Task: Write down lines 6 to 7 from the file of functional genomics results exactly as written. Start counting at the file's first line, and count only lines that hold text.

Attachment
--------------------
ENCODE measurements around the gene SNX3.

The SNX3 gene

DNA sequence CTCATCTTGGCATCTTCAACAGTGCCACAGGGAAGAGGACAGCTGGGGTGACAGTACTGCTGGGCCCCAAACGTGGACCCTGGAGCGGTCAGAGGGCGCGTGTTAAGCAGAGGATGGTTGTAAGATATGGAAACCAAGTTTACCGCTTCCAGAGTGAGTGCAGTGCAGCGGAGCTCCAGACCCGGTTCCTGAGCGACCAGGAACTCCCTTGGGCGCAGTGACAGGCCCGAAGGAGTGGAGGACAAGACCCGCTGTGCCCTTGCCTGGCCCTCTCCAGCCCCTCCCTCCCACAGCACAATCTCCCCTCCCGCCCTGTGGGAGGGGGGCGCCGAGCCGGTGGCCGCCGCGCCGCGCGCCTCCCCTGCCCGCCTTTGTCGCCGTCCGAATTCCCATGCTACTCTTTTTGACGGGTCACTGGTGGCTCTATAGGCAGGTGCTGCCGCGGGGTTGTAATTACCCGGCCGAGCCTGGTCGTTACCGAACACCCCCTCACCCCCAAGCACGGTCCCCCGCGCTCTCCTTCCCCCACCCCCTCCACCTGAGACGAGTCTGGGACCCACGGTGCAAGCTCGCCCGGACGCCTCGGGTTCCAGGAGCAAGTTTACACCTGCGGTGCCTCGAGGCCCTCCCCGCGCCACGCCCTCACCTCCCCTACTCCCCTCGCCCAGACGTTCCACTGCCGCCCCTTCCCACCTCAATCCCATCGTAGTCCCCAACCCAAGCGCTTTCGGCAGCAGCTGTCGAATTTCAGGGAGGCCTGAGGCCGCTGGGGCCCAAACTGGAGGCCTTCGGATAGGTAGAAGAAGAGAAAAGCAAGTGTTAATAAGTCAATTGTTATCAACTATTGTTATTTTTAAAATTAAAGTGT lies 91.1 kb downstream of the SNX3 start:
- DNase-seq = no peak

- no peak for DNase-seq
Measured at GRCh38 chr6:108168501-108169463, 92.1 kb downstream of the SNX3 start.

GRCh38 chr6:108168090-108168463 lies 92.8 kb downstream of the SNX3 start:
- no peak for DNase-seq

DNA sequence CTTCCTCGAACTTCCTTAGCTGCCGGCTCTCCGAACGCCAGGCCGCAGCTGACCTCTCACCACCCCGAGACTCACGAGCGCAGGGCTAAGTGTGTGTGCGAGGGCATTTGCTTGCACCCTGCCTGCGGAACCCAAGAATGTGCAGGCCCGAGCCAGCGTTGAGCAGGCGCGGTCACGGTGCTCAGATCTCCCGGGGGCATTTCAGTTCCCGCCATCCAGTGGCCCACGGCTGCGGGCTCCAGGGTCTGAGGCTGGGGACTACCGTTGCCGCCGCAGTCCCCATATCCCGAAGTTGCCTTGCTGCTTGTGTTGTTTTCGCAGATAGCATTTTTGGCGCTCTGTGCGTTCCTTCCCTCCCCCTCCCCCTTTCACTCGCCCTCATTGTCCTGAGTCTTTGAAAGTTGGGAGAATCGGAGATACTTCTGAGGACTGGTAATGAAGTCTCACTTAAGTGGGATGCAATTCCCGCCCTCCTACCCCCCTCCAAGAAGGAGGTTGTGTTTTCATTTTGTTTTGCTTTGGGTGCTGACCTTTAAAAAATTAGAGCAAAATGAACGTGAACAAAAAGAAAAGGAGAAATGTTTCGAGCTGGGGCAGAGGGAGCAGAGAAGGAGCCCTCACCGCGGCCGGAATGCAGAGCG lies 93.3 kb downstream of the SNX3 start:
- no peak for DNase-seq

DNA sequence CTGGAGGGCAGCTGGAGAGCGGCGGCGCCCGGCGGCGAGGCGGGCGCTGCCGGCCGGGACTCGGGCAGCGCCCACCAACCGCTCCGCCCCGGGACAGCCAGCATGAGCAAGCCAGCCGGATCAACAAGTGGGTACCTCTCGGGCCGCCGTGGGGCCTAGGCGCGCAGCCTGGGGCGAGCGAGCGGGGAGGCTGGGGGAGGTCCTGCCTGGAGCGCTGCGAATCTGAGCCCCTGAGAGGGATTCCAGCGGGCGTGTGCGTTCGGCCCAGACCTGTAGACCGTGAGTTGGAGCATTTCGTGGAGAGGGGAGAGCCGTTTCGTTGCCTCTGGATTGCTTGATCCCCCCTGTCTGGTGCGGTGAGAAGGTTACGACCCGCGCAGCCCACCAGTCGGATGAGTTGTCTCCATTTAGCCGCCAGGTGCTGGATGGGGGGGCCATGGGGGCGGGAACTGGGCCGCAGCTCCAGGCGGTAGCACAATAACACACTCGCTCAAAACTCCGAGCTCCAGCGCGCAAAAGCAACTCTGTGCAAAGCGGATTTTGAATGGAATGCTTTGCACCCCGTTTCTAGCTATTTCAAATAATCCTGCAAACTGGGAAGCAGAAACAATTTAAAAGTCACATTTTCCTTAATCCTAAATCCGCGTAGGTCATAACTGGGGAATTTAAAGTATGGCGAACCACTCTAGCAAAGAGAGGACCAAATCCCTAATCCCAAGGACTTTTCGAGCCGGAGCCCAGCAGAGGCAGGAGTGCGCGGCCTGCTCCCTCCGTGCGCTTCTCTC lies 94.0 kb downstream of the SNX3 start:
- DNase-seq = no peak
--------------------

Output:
Measured at GRCh38 chr6:108168501-108169463, 92.1 kb downstream of the SNX3 start.

GRCh38 chr6:108168090-108168463 lies 92.8 kb downstream of the SNX3 start: